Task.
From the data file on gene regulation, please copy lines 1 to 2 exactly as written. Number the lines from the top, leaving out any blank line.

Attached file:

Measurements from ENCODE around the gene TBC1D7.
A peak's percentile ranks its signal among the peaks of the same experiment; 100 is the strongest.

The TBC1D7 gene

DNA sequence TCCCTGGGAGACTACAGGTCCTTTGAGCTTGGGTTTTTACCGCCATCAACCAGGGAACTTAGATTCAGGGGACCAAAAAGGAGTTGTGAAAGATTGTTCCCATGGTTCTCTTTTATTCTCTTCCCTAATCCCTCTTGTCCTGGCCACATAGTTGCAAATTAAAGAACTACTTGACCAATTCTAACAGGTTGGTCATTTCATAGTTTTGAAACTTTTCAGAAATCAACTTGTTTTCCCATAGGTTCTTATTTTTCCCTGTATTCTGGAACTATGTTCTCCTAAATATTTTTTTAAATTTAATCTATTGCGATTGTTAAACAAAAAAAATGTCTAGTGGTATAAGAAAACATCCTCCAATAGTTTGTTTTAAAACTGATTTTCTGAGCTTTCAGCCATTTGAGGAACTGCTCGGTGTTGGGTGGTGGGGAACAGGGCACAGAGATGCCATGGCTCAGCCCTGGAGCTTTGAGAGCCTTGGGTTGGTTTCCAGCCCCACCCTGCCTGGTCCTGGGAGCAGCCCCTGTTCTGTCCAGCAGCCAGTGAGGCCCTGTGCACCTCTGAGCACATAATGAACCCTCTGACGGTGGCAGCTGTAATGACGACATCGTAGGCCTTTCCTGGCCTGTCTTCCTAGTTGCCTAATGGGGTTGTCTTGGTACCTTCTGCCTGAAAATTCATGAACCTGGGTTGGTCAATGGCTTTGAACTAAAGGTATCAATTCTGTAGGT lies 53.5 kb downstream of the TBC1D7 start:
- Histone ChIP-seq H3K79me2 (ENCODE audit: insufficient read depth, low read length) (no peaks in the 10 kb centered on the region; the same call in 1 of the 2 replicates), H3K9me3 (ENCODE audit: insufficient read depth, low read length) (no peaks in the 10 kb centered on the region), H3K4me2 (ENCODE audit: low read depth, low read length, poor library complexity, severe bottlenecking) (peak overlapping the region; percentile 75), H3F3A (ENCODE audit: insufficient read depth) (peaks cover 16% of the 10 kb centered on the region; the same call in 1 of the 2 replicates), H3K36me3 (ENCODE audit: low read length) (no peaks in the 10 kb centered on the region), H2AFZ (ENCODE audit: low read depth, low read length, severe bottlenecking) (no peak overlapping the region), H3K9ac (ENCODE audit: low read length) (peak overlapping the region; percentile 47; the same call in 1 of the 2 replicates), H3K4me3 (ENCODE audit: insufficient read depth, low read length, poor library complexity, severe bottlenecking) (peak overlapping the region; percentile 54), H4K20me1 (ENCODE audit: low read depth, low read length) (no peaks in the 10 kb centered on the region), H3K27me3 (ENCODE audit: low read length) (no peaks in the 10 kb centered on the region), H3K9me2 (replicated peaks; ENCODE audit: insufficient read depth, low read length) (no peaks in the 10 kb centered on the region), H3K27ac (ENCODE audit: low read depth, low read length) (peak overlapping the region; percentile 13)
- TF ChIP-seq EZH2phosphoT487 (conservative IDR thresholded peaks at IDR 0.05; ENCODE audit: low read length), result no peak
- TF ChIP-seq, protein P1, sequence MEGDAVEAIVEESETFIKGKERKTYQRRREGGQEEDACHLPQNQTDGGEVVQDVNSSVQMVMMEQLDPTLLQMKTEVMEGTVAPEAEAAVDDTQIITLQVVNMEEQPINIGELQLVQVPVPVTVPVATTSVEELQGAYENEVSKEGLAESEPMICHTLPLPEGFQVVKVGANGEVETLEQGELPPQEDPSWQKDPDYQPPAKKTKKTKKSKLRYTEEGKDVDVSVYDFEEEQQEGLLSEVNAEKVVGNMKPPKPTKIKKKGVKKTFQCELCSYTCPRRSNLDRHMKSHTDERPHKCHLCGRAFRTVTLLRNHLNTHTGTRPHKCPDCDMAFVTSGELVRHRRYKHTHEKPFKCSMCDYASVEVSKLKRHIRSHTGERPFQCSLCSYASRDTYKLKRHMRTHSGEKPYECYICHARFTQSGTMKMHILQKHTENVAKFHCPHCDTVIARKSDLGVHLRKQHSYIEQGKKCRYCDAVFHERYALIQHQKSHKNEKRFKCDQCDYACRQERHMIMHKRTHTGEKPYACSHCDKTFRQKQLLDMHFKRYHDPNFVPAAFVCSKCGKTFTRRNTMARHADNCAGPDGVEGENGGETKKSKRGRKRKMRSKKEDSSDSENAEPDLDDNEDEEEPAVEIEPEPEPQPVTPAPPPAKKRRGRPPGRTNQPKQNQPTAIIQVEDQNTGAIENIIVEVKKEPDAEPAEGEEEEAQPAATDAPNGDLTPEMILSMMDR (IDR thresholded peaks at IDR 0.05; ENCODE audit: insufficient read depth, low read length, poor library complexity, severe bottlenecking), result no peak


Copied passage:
Measurements from ENCODE around the gene TBC1D7.
A peak's percentile ranks its signal among the peaks of the same experiment; 100 is the strongest.